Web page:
The glViewport() function is used to set the size of the viewport. Use glMatrixMode() to set the projection matrix, which is used to add perspective to the scene, and then use glLoadIdentity() to reset the projection matrix, so that the projection matrix can be restored to its initial state. gluPerspective() is used to set the perspective projection matrix. Here, the viewing angle is set to 45°, the aspect ratio is the aspect ratio of the window, the nearest position is 0.1, and the farthest position is 100. These two values ​​​​are the depth that can be drawn in the scene critical value. As you can imagine, objects closer to our eyes appear larger, while objects farther away appear smaller. Finally the modelview matrix is ​​set and reset.

Here is the definition of paintGL():

1 void MyGLWidget::paintGL()                              //Start all drawing from here
2 {
3     glClear(GL_COLOR_BUFFER_BIT | GL_DEPTH_BUFFER_BIT); //Clear screen and depth buffer
4     glLoadIdentity();                                   //Reset the current model view matrix
5 }

The paintGL() function contains all the drawing code, and anything you want to display on the screen will appear in this code. In each tutorial in the future, code will be added to this function to achieve the purpose of drawing.

Finally, the definition of the keyboard event processing function KeyPressEvent(), since this has little to do with OpenGL, I will not explain too much:

 1 void MyGLWidget::keyPressEvent(QKeyEvent *event)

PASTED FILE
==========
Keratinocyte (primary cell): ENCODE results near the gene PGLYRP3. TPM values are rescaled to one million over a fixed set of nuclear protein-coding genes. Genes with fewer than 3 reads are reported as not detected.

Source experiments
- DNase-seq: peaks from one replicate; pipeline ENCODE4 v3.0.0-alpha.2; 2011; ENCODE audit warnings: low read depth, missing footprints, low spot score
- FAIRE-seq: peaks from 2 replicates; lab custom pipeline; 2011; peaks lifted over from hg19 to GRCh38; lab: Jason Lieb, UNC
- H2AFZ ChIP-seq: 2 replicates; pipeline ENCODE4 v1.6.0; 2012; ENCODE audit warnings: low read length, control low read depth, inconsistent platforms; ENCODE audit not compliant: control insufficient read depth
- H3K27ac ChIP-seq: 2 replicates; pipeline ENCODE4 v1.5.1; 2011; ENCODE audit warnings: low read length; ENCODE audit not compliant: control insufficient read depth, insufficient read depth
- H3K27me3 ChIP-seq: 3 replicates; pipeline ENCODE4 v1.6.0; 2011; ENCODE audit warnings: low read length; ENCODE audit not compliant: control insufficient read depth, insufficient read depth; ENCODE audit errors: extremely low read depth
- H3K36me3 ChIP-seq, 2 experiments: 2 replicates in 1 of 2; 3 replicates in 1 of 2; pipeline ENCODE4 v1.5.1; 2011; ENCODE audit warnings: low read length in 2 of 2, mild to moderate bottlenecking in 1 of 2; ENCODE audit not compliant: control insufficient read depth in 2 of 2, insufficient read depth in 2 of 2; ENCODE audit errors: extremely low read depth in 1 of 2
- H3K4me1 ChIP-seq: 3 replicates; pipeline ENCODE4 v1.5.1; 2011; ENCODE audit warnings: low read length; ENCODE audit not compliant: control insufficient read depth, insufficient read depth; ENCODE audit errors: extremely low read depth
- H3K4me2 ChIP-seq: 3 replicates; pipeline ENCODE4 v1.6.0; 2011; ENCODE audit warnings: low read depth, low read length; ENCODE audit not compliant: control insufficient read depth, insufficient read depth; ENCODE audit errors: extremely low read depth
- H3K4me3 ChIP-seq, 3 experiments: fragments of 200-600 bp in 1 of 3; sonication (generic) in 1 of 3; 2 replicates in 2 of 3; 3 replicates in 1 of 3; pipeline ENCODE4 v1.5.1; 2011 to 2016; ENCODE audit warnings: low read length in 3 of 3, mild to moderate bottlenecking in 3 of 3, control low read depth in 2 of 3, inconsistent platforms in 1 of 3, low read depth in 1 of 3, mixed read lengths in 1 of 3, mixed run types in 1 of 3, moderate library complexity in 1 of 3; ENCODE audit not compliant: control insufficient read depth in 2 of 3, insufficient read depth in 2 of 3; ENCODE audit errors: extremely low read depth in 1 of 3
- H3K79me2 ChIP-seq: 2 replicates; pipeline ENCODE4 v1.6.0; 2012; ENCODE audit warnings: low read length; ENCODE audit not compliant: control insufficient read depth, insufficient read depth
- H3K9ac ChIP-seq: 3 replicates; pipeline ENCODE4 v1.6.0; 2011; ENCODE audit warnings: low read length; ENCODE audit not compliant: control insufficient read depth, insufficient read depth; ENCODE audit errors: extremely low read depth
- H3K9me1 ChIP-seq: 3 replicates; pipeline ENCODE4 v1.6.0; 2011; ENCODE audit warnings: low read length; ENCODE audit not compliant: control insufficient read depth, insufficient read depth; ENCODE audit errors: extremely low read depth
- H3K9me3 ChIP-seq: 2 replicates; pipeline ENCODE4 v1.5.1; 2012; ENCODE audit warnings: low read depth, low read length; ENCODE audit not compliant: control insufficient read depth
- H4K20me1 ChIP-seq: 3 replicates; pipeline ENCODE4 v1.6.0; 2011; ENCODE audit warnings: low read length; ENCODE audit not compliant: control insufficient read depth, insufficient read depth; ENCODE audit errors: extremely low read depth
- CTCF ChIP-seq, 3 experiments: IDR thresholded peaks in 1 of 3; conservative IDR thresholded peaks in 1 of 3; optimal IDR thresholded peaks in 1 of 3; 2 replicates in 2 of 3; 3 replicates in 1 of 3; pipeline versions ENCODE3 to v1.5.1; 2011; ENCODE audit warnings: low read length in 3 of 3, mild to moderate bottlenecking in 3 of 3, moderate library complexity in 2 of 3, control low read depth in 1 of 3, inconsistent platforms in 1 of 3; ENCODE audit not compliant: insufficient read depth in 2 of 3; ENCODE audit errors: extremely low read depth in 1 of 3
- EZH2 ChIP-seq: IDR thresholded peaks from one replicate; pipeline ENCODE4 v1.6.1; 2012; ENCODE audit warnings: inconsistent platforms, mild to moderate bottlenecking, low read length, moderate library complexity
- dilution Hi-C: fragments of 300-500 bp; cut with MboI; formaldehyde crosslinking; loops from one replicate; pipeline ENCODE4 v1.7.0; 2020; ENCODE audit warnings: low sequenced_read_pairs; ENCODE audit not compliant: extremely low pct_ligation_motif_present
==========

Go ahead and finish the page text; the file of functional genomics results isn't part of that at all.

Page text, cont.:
2 {
 3     switch (event->key()) 
 4     {
 5     //F1 is the switching key for full screen and normal screen
 6     case Qt::Key_F1:
 7         fullscreen = !fullscreen;
 8         if (fullscreen)
 9         {
10             showFullScreen();
11         }
12         else
13         {
14             showNormal();
15         }
16         updateGL();
17         break;
18     //ESC is the escape key
19     case Qt::Key_Escape:
20         close();
21     }
22 }

Finally, add the main.cpp file to the project and change the content as follows:

 1 #include <QApplication>
 2 #include "myglwidget.h"
 4 int main(int argc, char *argv[])
 5 {
 6     QApplication app(argc, argv);
 8     MyGLWidget w;
 9     w.resize(400, 300);
10     w.show();
12     return app.exec();
13 }

Now you can run the program to see the effect!

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Tags: C++ Qt5 Qt6

Posted by ben2005 on Sat, 03 Dec 2022 11:31:18 +1030